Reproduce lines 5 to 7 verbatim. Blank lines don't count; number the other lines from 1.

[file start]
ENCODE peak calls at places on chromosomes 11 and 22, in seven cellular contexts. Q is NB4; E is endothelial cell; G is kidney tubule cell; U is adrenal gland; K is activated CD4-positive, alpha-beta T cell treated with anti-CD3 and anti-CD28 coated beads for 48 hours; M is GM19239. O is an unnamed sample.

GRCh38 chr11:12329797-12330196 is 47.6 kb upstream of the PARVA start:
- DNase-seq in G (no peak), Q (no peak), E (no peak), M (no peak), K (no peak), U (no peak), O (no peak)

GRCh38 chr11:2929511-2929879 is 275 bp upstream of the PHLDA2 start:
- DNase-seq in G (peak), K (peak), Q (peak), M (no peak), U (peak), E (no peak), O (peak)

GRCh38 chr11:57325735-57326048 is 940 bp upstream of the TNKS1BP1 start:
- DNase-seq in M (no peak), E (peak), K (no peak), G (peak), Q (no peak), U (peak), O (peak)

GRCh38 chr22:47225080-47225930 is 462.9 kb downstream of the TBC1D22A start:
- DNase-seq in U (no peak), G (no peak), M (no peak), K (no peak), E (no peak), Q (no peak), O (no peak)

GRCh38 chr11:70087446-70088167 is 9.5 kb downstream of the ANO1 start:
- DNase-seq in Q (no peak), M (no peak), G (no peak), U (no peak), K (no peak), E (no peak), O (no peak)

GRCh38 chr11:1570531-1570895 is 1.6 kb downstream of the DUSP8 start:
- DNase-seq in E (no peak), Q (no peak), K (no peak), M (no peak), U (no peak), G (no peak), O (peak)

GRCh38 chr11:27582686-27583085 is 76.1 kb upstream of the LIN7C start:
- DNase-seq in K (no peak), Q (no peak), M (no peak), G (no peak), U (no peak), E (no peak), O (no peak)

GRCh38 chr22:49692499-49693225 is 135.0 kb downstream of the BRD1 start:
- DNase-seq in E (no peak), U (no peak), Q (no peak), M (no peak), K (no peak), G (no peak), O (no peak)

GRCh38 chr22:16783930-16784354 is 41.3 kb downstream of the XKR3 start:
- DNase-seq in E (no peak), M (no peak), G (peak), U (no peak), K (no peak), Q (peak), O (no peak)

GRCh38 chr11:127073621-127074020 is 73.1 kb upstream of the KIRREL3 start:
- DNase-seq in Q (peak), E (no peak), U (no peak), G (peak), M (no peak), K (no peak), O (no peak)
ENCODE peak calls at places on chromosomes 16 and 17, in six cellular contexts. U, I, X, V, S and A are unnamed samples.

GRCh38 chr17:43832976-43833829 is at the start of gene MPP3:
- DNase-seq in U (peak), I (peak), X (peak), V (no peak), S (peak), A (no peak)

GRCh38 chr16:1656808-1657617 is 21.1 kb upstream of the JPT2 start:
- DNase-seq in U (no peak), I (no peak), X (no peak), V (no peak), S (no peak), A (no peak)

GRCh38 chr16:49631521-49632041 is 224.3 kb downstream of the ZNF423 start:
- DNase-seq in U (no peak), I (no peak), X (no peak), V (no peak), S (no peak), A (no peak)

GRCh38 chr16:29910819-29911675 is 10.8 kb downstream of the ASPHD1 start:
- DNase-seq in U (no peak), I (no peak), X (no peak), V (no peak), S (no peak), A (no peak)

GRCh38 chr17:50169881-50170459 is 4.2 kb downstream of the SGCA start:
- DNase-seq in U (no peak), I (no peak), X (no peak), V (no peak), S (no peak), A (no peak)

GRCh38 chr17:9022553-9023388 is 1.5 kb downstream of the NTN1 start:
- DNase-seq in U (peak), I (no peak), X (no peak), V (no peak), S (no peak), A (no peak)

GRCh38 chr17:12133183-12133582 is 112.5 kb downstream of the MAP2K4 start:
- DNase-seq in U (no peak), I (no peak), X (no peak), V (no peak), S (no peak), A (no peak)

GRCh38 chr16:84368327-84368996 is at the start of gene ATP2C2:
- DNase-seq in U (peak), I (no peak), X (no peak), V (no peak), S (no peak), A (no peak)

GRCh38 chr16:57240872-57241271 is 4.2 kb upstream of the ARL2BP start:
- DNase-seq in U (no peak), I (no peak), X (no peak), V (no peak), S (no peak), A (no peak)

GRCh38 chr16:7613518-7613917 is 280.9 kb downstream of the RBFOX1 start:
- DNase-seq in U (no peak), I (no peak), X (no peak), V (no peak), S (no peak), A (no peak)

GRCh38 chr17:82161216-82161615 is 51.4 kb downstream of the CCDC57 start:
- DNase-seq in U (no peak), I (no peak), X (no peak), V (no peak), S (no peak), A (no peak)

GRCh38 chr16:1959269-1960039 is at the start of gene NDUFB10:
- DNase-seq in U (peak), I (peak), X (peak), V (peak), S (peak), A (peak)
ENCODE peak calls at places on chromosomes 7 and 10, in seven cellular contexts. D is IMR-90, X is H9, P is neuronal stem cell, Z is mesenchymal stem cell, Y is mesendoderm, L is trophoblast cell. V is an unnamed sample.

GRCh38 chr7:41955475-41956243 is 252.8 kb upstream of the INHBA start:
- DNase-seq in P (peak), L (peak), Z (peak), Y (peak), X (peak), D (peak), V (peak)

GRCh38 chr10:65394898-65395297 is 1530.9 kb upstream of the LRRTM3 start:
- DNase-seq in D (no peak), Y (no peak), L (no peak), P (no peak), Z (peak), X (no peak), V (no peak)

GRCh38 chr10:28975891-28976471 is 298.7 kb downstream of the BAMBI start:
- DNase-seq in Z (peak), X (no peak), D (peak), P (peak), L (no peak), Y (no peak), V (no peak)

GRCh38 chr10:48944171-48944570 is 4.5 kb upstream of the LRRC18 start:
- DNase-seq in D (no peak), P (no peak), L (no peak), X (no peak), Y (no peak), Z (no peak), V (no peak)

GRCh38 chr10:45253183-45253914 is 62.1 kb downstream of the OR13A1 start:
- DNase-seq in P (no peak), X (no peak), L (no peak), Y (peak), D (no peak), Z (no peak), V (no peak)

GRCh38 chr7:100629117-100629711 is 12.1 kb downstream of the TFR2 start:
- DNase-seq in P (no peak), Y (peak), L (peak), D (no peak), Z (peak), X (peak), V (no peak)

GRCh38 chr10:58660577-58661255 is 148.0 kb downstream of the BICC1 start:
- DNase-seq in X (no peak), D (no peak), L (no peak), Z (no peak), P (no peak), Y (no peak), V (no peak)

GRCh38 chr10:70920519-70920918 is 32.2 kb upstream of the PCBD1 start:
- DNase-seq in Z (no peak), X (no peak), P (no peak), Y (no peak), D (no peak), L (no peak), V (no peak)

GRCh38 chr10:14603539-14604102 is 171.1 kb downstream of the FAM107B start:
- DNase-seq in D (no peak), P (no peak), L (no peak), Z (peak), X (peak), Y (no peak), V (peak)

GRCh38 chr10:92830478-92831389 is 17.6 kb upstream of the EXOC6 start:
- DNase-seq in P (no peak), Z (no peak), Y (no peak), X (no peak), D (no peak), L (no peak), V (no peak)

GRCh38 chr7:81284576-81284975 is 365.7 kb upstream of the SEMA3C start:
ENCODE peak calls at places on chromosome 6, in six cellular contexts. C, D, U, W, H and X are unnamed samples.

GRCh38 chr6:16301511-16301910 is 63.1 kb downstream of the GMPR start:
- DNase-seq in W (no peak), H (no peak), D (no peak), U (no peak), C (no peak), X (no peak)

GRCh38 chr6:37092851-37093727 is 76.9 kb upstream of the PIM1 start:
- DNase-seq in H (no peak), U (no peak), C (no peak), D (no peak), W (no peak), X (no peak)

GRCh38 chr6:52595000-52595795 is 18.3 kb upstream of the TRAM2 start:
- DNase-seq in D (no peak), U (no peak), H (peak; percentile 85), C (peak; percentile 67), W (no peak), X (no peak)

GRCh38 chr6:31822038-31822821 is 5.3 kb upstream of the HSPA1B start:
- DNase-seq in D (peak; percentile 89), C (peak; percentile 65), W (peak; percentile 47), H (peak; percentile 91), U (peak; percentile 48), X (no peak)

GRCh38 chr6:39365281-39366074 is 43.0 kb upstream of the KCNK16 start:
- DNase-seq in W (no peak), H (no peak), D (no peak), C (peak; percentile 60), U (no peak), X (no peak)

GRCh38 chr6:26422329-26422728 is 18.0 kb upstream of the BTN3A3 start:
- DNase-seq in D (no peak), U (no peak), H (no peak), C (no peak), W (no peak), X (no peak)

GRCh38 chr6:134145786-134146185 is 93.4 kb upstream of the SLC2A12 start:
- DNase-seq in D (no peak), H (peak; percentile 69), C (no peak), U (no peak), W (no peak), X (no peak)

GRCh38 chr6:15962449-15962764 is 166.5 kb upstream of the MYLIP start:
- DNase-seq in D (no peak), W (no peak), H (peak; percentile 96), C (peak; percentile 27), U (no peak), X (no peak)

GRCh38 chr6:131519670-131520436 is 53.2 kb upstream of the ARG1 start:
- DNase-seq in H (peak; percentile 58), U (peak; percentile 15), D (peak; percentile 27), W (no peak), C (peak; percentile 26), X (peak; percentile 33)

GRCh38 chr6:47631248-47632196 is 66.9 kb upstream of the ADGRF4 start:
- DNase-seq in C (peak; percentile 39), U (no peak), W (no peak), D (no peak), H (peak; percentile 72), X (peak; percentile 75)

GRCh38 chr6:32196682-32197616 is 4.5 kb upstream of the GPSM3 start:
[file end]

- DNase-seq in G (peak), K (peak), Q (peak), M (no peak), U (peak), E (no peak), O (peak)

GRCh38 chr11:57325735-57326048 is 940 bp upstream of the TNKS1BP1 start:
- DNase-seq in M (no peak), E (peak), K (no peak), G (peak), Q (no peak), U (peak), O (peak)